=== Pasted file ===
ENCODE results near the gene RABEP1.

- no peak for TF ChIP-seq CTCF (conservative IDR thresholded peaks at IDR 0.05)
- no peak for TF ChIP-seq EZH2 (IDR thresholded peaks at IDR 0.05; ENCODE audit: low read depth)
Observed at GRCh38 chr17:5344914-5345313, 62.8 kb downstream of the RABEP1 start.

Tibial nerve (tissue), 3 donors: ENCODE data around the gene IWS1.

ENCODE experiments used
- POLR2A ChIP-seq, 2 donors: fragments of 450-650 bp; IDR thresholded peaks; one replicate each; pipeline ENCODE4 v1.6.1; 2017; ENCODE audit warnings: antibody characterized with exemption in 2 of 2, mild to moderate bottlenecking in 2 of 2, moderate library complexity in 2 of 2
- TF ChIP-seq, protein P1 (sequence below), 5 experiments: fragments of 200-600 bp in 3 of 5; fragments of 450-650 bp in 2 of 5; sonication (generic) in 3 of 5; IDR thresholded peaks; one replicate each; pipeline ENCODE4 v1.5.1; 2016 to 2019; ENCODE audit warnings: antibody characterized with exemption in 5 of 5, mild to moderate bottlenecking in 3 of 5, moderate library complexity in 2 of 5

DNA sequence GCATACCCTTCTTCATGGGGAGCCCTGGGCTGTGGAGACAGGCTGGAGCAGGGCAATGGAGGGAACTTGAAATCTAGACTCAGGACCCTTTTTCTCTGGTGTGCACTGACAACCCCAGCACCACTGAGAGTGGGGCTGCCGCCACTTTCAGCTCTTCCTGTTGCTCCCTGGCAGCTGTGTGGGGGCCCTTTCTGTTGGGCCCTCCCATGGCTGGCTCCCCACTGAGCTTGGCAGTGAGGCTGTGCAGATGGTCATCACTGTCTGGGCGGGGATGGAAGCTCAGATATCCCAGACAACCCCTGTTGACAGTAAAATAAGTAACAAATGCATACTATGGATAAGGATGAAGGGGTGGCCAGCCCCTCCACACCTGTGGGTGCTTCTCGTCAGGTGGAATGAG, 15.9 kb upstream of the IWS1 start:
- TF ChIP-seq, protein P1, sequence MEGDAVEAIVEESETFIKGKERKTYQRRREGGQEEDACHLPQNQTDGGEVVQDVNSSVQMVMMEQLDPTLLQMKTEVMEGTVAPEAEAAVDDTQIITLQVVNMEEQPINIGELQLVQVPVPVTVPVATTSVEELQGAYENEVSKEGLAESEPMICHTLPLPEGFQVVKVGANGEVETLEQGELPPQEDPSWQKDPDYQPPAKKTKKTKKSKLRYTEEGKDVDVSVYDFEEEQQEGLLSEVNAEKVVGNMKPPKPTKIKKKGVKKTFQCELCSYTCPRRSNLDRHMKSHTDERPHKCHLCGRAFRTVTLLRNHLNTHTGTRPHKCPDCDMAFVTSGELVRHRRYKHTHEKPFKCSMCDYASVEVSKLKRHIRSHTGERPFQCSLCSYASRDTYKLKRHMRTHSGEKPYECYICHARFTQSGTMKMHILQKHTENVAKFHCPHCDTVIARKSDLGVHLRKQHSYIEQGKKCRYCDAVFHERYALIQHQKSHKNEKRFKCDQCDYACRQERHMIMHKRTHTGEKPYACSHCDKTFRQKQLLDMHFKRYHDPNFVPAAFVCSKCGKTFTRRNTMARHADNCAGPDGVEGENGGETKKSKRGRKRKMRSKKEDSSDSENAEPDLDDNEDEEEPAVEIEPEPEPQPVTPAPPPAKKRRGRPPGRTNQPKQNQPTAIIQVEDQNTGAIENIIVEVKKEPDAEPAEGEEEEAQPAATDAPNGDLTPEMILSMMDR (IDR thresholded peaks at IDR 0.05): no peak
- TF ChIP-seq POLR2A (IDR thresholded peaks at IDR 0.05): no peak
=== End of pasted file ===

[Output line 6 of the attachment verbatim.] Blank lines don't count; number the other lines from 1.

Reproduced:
ENCODE experiments used